LAS VEGAS — Who owns the customer? The customer owns the customer, said Kausik Rajgopal, a McKinsey partner and a panelist at BAI Payments Connect 2012, the annual trade show that aims to bring together payments innovators with financial institutions.
Kausik ominously added, “Mobile is potentially a way to disintermediate financial institutions. From Amazon to Square, there is an intent to directly serve your customers.”
Substitute “members” for “customers,” and the warning holds up just as plainly. Plenty of players with cash and technology want to cut financial institutions out of many transactions.
And the worry for financial institutions, he and other BAI speakers suggested, is relegation to the unwanted status of a utility. Mike Kennedy, an executive vice president at Wells Fargo who appeared on the same “Successful Innovation” panel with Kausik, said, “We don’t want to end up in the background as another utility.”
In his mind, the way to escape that is to build relationships. “It’s about personalization. Customers want customization,” and, ironic it may seem, at a time when more interactions are digital, a countervailing desire is for more individuality, more recognition of users as unique people, he said.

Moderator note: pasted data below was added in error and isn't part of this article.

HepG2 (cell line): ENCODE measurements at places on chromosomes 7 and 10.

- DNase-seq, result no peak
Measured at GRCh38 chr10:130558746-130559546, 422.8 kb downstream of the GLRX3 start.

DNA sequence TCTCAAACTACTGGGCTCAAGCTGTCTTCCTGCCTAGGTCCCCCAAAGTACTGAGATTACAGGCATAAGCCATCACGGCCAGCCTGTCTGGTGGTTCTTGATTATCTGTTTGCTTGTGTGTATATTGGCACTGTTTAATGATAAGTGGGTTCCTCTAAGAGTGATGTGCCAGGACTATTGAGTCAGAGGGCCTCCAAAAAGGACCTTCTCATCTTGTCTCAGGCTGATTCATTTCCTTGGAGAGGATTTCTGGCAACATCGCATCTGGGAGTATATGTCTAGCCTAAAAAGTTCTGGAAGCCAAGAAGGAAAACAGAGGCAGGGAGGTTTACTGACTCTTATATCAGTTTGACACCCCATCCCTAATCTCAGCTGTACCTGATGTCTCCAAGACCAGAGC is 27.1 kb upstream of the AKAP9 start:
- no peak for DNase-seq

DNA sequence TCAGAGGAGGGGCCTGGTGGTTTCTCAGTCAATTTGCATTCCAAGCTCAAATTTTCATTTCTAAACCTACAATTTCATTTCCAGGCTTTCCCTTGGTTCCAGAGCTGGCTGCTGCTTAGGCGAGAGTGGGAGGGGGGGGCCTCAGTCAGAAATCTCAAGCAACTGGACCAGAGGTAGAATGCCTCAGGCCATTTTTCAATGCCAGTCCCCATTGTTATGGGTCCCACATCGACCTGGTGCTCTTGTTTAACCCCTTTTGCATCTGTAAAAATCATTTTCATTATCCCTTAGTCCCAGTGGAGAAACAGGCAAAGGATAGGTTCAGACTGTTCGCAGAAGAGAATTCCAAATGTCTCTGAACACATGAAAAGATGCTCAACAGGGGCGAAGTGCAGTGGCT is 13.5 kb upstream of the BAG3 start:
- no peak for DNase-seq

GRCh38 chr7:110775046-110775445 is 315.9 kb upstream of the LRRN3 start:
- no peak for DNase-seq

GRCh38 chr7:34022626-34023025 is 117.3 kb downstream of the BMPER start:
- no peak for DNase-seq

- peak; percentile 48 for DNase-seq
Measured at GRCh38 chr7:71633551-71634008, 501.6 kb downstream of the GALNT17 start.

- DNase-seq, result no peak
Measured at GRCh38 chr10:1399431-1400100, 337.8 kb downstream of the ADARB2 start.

David Godsman, a senior executive at Bank of America who served as the opening keynoter, stressed the same themes. “Today the customer is in control, and solutions have to be flexible.”
He added the apparent paradox. “High tech is higher touch.” That is, the right computer-driven tools learn so much about their users, they deliver personalization that may reach higher levels than those achieved by in-person tellers and branch banking executives.
Consumers want to feel empowered and, today, with substantial social media tools at their disposal, they in fact have enormous power. “Empowerment,” said Godsman, “is this presentation’s most powerful word.”
From where Godsman sits, two conclusions jump at him. “There are no clear winners in the emerging payments space” and “placing multiple bets is a reality. You need a flexible strategy.”
Consumer want what they want, and an era when a financial institution could attempt to force fit the solutions it preferred is over. Now it comes down to listening hard and striving to stay relevant, he said.
And that becomes all the more pressing because so many nonbanks, from Walmart to Apple, are circling around the fringes of financial transactions with ever heightening interest in cherry picking the ones that are most attractive.
“New market entrants are changing the game for all of us,” stressed Godsman.
He asked a provocative question. “What will be the next differentiator for financial institutions?” That is, the ones that win will do so how? Godsman offered no succinct prescription. But he did say, “Move quickly.”